Behaviour Change

PROPAGANDA FOR CHANGE is a project created by the students of Behaviour Change (ps359) and Professor Thomas Hills @thomhills at the Psychology Department of the University of Warwick. This work was supported by funding from Warwick's Institute for Advanced Teaching and Learning.

Tuesday, January 27, 2015

You don’t want to be even worse than the average, do you?!

My blog post contains a persuasive message sent by our own University of Warwick. It looks like one of the numerous occasions when public awareness and effort towards solving big problems are tried to be raised. Some might say, the actual reason behind it is that bills are included in student accommodation rent prices and the university yet again tries to make a cut on the expenses, but this blog post is not about that. What made it interesting was the bit on the top right corner, saying “A typical Warwick Student uses 30% more water than the UK average”. This somehow makes one stop and think, “maybe I just don’t put enough effort into it?”

The persuasive technique used here is called a normative message which leads to conformity. The consensus tells us what do others from the population do, and what the majority does is perceived as to what is the right thing to do. After developing this idea in the mind, one perceives it as the social norm. Breaking the perceived social norm is an undesired action, so in order not to draw negative attention one conforms to the perceived social norm(s), irrespective of whether they agree with the norm or not. We tend to do what is socially acceptable and what is the popular/prevalent thing among others to do. And the best effect through this is acquired when it is both socially acceptable and the popular thing to do rather than there being a conflict between the two.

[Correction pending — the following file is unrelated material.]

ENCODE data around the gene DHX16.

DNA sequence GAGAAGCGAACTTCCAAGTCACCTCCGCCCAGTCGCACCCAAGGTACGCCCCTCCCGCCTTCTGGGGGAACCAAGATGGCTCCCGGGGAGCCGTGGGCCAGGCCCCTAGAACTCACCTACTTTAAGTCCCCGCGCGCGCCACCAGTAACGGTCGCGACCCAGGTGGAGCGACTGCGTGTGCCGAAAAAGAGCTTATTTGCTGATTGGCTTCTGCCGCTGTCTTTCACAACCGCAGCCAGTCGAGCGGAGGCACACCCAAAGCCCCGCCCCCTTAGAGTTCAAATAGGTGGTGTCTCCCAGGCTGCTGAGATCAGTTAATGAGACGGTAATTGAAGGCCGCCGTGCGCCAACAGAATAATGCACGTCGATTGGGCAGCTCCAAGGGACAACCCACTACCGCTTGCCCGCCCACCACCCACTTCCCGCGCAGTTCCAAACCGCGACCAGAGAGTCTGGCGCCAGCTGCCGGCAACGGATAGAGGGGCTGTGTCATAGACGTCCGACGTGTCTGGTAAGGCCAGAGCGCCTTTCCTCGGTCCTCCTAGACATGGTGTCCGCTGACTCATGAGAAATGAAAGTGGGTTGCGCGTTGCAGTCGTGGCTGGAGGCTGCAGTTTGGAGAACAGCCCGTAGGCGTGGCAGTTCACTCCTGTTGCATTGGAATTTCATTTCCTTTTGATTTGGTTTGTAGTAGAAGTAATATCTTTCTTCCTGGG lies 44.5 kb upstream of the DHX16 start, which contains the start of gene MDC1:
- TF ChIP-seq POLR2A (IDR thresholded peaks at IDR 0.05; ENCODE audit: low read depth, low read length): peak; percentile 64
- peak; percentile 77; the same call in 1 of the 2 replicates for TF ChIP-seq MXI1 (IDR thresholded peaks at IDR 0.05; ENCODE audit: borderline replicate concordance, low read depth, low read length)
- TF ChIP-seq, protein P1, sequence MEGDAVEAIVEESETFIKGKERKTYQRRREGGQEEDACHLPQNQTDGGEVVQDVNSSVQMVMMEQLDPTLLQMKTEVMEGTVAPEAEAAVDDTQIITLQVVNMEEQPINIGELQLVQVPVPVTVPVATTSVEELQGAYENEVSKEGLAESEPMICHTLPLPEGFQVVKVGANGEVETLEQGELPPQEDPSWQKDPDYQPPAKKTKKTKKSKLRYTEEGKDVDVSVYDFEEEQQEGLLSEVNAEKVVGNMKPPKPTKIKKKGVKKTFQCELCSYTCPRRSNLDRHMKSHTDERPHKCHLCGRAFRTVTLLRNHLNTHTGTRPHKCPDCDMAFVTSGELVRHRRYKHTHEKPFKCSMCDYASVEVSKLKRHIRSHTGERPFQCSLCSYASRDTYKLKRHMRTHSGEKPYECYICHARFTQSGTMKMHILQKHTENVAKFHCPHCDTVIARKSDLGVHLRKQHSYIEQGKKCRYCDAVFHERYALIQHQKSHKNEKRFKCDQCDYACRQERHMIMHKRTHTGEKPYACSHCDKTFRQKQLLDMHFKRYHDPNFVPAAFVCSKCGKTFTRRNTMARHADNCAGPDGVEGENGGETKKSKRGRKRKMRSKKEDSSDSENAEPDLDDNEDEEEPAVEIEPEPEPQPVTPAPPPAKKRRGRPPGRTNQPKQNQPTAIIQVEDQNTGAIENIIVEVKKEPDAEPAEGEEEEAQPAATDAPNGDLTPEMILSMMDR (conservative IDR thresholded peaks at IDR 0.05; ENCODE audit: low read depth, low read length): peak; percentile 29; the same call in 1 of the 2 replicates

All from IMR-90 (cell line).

Cialdini, Reno, and Kallgren (2003) looked at the effects of a differently given normative message portraying the same situation in either negative or positive ways. Participants were given an opportunity to litter. There were two conditions for each situation – a confederate walks by or a confederate drops trash on the ground in either a clean environment or environment filled with litter. One confederate does not stand for the popular thing to do but helps to attract attention to the social norm of the whole population – littering being acceptable or not (depending on the environment in which the participant was). The results (seen in Figure 1) showed that as expected, participants were least likely to litter in a clean environment where the confederate dropping trash on the ground seemed like the odd one out. Most participants littered in a littered environment after the confederate dropped trash on the ground.

This research suggests that it is very important to pay attention to how the normative message is formed and executed as the efficacy of the results can differ greatly according to that. In our poster, the social norm portrayed is the average national water consumption, being 30 per cent less to that of a typical Warwick student, which makes it feel like we are the odd one out.


Cialdini, R.B, Reno, R.R., & Kallgren, C.A. (1990). A focus theory of normative conduct: Recycling the concept of norms to reduce littering in public places. Journal of Personality and Social Psychology, 58, 1015–1026.

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